Frank Sebbowa is the outgoing Executive Director of Uganda Investment Authority. He spoke to Ian Katusiime about his accomplishments and investment issues.
What are some of the achievements you registered at UIA?
For the four years I was at UIA, I brought calm to the organisation. There was a lot of infighting and outfighting. We also recruited many young people and filled many positions. By the time my term came to an end, 60% of the personnel were new people. Four years ago, Namanve Industrial Park was a forest and now boasts of 22 companies, with others still setting up. We also increased the road network from 15-40km, making the park accessible.
In addition, we have also done some work in other parks. For instance, we constructed roads in the industrial park in Kasese and Soroti, and supplied some with water and electricity. We also acquired land in Moroto for an industrial park. So, I believe under my leadership, we did fairly well given the scarce resources that the government availed us.
What have been the key benefits from the Namanve Industrial Park from the time you joined the UIA?
Investors in Namanve bring in $50million annually and they consume electricity and water where they also pay taxes. Currently there are 22,000 direct jobs that have been created though there are also architects, designers, and engineers on several projects.
Coca Cola alone employs over 500 people. Kyagalanyi Coffee has expanded with investors from Netherlands meaning more jobs and revenue to the government. Similarly, Roofings Rollings Mills expanded its plant and several freight companies have also come in.
Uganda Police Force also built a factory producing water and uniforms while Office of the Prime Minister has set up a logistics centre for disaster preparedness. All this investments have contributed to creation of jobs and revenue generation to the government.
There was a plan in March this year to create 22 new industrial parks. Isn’t this being over ambitious?
That is true but subsequently the President decided to focus on five industrial Parks including Namamve and Nakasongola.
Some analysts are saying we should revise the Foreign Direct Investment concept because it is no longer leading to growth of local economies due to constant repatriation. What’s your take?
I would look at it differently. We have had privatisation policy for more than 20 years and we should examine the benefits in the sectors where it has worked and leave it to continue. In other sectors, where it has not been rosy, it would require Uganda Development Corporation to come in vigorously.
I would not look at the dollars they take out because they bring in their own dollars through expertise and equipment. Not many people are skilled in this country. If it comes in that form, then they are entitled to take it as a return on investment.
If a company has come in and has had no impact on technology transfer, we would be right to scrutinise that one or if a company came in and failed to create jobs, that would be a cause for concern.
A government corporation should take lead in some manufacturing areas. For example, government could revisit those demonstration ranches where neighbouring people can become out growers. Then government can supply seed, seed animals, bringing in medicine in bulk, herbicides. I think we let that go a bit too quickly.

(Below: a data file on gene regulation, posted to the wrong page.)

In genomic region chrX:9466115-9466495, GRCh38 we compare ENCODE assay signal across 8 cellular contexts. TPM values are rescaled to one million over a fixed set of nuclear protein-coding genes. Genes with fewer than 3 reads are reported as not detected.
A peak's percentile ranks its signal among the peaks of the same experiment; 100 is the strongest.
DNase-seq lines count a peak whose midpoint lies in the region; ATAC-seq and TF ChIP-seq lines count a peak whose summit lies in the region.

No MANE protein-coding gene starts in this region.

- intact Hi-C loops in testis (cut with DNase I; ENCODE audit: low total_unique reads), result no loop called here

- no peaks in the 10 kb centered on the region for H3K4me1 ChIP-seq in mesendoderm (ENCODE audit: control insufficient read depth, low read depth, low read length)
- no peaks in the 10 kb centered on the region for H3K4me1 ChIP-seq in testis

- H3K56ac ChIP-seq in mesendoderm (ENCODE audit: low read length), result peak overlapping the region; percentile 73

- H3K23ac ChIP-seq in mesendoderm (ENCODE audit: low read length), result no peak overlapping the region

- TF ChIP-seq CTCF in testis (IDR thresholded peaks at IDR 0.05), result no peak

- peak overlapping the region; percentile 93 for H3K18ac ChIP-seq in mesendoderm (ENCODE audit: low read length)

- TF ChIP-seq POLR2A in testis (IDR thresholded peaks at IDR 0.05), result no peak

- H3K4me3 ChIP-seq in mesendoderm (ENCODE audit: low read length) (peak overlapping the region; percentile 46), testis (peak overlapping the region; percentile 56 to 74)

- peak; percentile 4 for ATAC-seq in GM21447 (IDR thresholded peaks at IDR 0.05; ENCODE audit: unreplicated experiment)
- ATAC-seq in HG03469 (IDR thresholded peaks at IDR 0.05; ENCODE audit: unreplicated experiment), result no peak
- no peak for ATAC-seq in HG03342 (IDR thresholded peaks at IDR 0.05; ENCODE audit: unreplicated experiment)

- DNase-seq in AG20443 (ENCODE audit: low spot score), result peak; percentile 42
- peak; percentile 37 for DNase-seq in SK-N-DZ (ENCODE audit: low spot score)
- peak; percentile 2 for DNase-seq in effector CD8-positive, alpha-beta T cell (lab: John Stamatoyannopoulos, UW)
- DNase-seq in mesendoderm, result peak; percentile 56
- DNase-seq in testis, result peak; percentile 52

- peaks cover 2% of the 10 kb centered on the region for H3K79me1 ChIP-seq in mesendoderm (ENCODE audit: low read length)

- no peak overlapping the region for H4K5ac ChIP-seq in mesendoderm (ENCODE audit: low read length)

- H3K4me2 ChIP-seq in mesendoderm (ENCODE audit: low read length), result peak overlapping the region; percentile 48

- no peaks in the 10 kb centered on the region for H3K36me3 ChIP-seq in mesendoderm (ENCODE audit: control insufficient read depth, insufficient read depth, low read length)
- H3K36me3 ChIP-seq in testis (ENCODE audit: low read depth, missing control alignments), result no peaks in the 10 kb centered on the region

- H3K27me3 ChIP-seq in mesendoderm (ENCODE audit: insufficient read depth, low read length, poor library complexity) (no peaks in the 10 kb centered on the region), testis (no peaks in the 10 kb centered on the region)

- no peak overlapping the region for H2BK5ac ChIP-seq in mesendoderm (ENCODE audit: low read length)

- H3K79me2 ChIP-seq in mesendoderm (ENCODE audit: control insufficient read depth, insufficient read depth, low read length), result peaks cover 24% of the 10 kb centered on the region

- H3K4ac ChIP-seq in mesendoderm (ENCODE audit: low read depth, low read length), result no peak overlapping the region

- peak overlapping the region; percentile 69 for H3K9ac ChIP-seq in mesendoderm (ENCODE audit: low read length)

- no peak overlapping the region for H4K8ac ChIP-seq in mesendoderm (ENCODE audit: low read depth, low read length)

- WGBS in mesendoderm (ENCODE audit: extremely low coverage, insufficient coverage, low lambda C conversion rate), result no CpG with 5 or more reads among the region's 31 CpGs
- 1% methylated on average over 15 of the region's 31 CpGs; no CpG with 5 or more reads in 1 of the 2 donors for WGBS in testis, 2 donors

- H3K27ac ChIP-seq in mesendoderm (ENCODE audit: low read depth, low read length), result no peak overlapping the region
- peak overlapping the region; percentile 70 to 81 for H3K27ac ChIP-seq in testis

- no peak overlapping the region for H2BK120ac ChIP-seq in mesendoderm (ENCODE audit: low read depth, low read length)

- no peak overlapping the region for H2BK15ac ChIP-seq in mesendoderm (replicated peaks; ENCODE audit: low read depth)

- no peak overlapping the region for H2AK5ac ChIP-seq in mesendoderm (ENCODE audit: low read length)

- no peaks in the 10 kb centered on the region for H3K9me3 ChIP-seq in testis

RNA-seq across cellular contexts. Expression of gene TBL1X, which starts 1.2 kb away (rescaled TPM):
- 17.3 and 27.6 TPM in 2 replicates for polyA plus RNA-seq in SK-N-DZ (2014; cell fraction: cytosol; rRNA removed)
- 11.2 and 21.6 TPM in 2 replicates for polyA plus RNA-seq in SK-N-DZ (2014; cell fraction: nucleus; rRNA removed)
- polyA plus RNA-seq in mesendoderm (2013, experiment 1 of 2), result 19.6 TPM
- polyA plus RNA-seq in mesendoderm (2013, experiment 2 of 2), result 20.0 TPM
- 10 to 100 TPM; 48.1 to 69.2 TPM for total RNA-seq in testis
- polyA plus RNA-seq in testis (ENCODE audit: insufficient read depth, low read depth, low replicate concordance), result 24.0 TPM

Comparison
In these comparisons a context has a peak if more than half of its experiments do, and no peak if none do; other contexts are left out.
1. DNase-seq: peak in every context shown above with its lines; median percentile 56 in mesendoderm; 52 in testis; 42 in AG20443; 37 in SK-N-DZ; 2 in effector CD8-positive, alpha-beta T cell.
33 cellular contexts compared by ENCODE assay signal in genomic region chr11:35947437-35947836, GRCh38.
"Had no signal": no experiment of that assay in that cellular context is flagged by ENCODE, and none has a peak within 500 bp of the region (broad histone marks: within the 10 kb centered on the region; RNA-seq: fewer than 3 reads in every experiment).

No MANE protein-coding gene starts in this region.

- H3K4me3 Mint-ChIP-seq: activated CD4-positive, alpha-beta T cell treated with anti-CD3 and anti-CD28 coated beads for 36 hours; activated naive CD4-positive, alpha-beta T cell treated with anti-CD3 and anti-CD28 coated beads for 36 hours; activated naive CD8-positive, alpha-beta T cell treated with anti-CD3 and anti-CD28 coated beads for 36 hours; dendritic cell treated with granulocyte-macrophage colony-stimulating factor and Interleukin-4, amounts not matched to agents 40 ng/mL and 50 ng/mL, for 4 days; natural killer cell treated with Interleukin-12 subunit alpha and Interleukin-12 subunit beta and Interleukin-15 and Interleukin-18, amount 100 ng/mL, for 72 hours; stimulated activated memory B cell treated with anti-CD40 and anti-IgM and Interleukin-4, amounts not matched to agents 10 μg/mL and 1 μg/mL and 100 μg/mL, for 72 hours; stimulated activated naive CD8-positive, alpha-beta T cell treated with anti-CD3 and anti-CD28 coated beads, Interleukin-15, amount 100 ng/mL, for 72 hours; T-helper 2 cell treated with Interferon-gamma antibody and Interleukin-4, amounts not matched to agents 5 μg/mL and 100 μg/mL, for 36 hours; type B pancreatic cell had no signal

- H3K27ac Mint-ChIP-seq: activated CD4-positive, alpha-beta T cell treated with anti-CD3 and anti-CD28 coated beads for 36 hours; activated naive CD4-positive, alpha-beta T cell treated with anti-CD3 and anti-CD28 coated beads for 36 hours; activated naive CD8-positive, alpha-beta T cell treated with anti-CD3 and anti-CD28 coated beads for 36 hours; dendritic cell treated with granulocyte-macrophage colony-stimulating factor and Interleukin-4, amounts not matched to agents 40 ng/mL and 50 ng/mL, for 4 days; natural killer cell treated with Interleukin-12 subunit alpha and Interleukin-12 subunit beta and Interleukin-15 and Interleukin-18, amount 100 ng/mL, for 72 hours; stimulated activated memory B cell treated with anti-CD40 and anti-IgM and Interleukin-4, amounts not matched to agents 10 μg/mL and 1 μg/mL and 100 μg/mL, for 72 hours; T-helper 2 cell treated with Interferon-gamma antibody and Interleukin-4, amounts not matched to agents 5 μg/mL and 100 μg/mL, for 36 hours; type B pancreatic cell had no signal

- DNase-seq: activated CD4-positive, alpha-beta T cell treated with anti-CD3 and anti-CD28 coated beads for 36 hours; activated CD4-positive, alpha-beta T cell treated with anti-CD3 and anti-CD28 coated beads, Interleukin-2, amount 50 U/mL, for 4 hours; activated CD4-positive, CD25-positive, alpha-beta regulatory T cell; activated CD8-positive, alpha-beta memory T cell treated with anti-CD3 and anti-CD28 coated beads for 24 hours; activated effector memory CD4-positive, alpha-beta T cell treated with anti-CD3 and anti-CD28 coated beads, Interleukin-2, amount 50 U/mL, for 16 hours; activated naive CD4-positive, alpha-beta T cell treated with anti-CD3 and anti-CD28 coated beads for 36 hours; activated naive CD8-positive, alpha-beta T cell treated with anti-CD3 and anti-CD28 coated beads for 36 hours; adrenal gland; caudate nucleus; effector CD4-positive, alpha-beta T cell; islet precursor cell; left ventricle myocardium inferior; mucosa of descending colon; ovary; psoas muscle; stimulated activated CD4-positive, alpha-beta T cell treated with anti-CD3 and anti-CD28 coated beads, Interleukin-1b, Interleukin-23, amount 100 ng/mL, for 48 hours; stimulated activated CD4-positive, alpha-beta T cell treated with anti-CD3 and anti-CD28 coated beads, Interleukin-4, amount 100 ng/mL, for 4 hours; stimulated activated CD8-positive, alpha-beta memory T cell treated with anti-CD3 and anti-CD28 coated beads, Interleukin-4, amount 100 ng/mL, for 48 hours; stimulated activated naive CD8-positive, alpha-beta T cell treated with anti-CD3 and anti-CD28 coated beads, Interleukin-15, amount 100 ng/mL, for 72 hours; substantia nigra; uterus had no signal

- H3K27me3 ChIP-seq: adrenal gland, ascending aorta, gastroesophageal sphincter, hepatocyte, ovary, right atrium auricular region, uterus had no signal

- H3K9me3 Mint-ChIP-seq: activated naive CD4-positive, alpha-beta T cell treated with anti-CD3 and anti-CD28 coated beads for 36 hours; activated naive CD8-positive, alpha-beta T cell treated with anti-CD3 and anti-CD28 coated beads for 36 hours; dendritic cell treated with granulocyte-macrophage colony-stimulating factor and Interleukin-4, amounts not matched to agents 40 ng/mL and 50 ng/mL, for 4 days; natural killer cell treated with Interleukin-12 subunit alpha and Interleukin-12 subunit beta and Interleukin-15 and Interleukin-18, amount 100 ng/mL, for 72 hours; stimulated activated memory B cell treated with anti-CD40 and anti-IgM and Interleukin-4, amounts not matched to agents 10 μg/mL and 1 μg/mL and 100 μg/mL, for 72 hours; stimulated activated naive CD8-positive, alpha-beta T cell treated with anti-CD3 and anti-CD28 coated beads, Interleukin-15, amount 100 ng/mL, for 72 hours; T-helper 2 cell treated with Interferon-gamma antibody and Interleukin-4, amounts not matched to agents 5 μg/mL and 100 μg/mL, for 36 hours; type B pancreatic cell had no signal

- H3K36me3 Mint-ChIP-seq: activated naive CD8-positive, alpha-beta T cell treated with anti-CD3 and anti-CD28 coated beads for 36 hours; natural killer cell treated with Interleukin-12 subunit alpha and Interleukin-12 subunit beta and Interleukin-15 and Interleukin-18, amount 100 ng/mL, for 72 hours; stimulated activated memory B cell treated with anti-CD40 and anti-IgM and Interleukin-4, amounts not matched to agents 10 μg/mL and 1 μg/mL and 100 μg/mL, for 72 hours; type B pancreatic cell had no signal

For things like telecoms, schools, the private sector is doing well. Government can invest in Uganda Airlines, we had Air Uganda and it failed so I think in private hands, airline business would not prosper.
The government should also take over power generation. When left to private sector, costs go up to the sky. Private sector players borrow money from expensive markets which is reflected in tariffs. But the government can use its own resources for these projects and keep tariffs low.
There has been criticism of UIA that it gave tax holidays and other perks to foreign investors at the expense of their local counterparts. What is your comment on this?
At the moment, UIA has no authority to give tax incentives; it can only be done by Uganda Revenue Authority and Ministry of Finance. That responsibility was taken away from UIA in 2005.
However, tax holidays are negotiable, and companies like Roofings Rolling Mills negotiated. So technically, the holidays are given to projects.
If you don’t have a viable project, you will not be given an incentive. A small shop is not something the government is interested in. So, to say that local people were denied incentives is not correct. Local people who applied got. The issue is that some of our local people do not like to reveal the full extent of projects. Even those who are formal shy away.
Right now, about 60% of the land at Namanve has gone to local companies. Steel and Tube, Mariannah Industries, Victoria Seeds, are all local companies and were given land at a discounted rate.
What are you doing currently?
I and my colleagues are running a consultancy firm. We think we can guide people in the energy sector on what needs to be done. Uganda has just started on energy revolution and we can give some guidance to investors. I have a few lawyers and young business ladies. I am supporting one of the thermal companies guiding them on corporate governance issues.